Some thoughts and proposals
Let me turn now to the question of what we could do differently, in three areas: how we plan infrastructure; how we finance infrastructure; and how we handle the politics of infrastructure.
Just as we are all in favour of motherhood, we are all in favour of better long term planning of our infrastructure.
It is not just that it makes sense from first principles; there are examples of this approach being use in other countries. Canada is presently developing a new long term infrastructure plan, with the current Building Canada Plan due to expire in 2014. In Sweden, there is a rolling ten year national infrastructure plan, which is refreshed every four years.
But as we have seen with Infrastructure Australia, it is often hard to live up to good intentions. The Rudd Government’s decision to establish this organisation was a good idea in principle. It got off to a reasonable start: conducting an initial audit and developing a list of priority needs, and assessing submitted projects in light of those needs.
But the initial promise has not yet been fulfilled. For one thing, some big decisions have bypassed Infrastructure Australia. The $43 billion National Broadband Network decision was made without any examination by Infrastructure Australia, and without any cost benefit analysis. For another thing, after Labor in its first couple of budgets chewed through all the money the Coalition had carefully husbanded, it had little money left to spend on infrastructure projects – and hence Infrastructure Australia endorsement added little practical value to a state government’s project.
The Coalition has promised that we will revitalise Infrastructure Australia, and keep respected businessman Sir Ron Eddington as its head.
It will be tasked with preparing a detailed rolling 15 year infrastructure plan - with clear published cost benefit analyses for each major project and a priority list of projects based on these cost benefit analyses.
We have also committed that a Coalition Government will not fund projects valued at more than $100 million without a clear published cost benefit analysis.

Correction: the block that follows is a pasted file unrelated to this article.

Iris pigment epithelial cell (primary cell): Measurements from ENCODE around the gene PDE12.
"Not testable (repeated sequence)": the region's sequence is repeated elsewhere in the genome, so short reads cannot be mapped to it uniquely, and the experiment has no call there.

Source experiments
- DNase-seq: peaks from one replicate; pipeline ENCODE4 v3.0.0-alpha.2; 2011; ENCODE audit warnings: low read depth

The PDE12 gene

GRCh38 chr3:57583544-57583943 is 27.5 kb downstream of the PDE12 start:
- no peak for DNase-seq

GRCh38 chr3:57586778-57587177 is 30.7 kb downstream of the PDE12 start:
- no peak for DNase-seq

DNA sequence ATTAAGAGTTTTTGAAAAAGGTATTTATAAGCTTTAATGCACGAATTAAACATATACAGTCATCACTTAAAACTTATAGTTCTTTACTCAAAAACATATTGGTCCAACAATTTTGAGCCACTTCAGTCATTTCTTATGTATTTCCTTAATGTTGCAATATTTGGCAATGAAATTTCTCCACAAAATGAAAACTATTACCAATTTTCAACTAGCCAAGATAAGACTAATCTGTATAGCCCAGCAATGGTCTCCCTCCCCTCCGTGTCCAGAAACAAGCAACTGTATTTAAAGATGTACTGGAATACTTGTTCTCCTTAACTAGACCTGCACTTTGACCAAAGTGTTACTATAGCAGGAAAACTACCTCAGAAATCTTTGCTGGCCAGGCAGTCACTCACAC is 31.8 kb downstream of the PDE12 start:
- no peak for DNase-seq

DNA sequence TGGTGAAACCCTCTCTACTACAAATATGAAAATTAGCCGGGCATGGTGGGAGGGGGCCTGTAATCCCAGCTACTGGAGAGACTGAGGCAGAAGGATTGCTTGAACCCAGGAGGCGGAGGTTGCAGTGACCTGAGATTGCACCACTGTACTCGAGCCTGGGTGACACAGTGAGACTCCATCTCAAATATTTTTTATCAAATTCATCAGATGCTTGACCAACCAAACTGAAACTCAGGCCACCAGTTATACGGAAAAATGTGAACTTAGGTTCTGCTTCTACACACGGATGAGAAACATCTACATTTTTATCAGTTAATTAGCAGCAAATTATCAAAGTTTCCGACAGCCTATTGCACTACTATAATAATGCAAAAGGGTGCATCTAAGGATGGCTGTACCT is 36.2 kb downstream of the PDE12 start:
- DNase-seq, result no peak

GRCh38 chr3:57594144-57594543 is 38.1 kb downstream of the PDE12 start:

There could be mechanisms to go further if you wanted to commit politicians to follow the plans which are developed. This might help address the problem of long term planning being undermined by politicians who act impetuously. Bob Carr as Premier of NSW released freeway corridors which had been painstakingly preserved since the nineteen fifties. I mentioned before the impulsive decision by Kevin Rudd and Stephen Conroy to proceed with the NBN.
Let me offer one suggestion, drawing an analogy from the interest rate setting process. Until the Howard Government took office, setting interest rates was a decision for politicians. As Treasurer, Peter Costello gave this power to the Reserve Bank of Australia – thus distancing the decision from short term political considerations.
Imagine if Infrastructure Australia had a similar power to set a long term infrastructure plan, with the government of the day having only the authority to either fund, or not fund, the work program. In other words, Infrastructure Australia would determine the projects and the order in which they would ‘come down the chute.’ Projects would proceed in the order specified by IA, to the extent that funding was available.
I am not sure it is necessary to go this far – and under a more businesslike government you should not see the kind of problems that this proposal is designed to solve. But it would certainly be one way of trying to lock in the outcomes of a planning process.
One area where we could do better, in my view, is in long term land planning, particularly for transport infrastructure. In Sydney, the 1951 Cumberland Plan laid out routes for future freeways. In the 1920s, JJC Bradfield developed a long term plan for Sydney’s railways – only some of which, sadly, was implemented.
The far sighted work of those long ago bureaucrats and politicians has delivered lasting benefits for later generations. It would make sense to pursue a similar long term land planning and reservation approach on a national scale.